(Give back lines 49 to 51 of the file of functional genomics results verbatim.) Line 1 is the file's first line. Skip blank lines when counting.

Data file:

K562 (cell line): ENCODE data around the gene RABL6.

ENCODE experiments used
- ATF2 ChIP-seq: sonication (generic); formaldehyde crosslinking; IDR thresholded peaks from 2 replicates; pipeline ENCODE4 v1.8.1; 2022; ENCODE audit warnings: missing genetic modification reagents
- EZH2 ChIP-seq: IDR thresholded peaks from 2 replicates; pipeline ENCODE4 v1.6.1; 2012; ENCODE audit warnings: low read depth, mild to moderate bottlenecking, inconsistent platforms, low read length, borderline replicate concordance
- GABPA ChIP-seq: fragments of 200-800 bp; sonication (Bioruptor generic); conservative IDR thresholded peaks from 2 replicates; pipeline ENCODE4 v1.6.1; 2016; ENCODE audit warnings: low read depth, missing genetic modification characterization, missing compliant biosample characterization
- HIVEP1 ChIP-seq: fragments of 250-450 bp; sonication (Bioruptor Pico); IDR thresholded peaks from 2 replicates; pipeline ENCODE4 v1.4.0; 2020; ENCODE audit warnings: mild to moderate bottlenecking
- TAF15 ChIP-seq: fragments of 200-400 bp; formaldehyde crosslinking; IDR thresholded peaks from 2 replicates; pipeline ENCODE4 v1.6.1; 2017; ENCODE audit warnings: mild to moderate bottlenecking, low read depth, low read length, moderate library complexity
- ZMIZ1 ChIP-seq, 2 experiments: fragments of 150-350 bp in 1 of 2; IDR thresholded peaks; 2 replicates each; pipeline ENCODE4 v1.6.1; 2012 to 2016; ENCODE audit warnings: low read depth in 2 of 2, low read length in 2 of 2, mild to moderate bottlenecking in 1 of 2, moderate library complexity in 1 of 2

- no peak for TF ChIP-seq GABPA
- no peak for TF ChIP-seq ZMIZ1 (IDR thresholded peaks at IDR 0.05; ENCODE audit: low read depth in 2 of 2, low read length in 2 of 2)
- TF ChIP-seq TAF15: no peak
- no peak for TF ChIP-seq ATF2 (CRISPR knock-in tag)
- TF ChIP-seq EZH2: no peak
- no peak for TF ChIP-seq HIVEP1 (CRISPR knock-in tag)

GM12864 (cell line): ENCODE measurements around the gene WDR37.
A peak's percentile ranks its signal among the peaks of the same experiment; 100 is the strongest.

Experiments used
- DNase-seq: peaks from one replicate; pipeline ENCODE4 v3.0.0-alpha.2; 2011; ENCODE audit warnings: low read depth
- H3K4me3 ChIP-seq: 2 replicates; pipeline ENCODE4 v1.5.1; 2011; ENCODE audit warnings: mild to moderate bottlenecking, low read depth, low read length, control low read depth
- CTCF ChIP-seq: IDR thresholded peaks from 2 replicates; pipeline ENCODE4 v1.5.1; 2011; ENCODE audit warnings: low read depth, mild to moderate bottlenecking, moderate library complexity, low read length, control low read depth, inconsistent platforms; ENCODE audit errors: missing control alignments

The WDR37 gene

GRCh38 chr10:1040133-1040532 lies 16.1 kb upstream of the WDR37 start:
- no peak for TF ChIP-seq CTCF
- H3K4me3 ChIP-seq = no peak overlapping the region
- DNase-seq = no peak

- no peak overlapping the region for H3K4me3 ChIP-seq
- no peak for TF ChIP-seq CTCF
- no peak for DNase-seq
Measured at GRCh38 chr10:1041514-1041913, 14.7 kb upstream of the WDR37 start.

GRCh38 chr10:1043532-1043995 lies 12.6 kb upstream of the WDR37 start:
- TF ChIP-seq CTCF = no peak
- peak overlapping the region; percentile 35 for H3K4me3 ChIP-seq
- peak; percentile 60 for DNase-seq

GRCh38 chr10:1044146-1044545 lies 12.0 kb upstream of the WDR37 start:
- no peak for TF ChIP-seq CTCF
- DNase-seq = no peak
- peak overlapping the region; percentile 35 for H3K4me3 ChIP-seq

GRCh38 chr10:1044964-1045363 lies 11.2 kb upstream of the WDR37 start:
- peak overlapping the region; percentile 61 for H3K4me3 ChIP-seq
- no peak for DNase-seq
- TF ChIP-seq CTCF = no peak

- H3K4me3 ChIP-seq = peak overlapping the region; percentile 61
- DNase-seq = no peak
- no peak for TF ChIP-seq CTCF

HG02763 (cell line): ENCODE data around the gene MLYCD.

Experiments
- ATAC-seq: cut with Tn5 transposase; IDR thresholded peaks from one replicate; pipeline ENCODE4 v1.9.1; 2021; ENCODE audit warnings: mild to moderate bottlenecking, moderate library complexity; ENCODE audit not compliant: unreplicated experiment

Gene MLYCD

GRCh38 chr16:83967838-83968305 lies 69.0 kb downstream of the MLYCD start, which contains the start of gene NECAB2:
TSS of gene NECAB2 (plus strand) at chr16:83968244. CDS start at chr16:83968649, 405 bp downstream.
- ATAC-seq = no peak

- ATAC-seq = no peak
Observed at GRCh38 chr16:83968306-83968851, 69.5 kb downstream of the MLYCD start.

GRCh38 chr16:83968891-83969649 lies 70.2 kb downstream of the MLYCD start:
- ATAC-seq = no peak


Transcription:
GRCh38 chr16:83967838-83968305 lies 69.0 kb downstream of the MLYCD start, which contains the start of gene NECAB2:
TSS of gene NECAB2 (plus strand) at chr16:83968244. CDS start at chr16:83968649, 405 bp downstream.
- ATAC-seq = no peak